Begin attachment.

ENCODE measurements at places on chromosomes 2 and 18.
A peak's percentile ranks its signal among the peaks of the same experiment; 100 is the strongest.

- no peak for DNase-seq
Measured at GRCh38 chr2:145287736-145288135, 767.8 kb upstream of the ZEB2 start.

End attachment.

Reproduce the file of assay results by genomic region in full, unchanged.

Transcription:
ENCODE measurements at places on chromosomes 2 and 18.
A peak's percentile ranks its signal among the peaks of the same experiment; 100 is the strongest.

- no peak for DNase-seq
Measured at GRCh38 chr2:145287736-145288135, 767.8 kb upstream of the ZEB2 start.